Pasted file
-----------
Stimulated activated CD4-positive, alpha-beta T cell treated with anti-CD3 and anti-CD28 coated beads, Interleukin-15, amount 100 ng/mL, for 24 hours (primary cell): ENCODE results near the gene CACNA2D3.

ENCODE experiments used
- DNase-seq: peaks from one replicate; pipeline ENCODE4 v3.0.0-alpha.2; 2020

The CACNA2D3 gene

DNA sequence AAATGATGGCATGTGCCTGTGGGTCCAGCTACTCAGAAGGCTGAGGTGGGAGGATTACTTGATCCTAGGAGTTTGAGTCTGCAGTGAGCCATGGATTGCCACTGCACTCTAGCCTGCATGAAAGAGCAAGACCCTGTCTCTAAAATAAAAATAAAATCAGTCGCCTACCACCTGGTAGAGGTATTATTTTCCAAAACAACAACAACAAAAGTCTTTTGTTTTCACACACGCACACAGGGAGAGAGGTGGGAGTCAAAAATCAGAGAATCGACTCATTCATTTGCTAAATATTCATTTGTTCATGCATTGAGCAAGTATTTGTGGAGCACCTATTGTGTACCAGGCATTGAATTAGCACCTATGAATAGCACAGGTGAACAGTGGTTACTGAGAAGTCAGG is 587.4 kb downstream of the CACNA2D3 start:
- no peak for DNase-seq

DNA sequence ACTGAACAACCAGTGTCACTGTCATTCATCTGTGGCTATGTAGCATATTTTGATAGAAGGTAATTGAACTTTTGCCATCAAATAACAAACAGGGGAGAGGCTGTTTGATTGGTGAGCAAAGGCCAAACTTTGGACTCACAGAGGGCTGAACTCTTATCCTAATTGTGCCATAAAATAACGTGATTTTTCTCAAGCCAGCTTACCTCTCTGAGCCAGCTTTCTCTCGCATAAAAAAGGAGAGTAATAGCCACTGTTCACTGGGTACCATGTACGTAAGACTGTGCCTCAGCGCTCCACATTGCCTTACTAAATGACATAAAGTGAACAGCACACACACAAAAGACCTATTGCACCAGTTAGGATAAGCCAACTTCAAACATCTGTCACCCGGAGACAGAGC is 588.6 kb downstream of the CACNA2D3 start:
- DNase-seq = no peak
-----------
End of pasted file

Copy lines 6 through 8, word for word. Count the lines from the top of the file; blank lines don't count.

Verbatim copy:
- no peak for DNase-seq

DNA sequence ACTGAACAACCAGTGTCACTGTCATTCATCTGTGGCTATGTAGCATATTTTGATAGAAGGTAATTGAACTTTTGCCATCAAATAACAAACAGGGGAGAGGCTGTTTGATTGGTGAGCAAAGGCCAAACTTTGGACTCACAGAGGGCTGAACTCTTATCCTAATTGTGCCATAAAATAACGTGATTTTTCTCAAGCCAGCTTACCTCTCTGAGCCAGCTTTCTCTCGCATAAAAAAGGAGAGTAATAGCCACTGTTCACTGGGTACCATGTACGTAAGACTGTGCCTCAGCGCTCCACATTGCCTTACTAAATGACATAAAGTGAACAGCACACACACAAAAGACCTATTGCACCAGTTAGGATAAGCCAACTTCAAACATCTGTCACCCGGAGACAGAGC is 588.6 kb downstream of the CACNA2D3 start:
- DNase-seq = no peak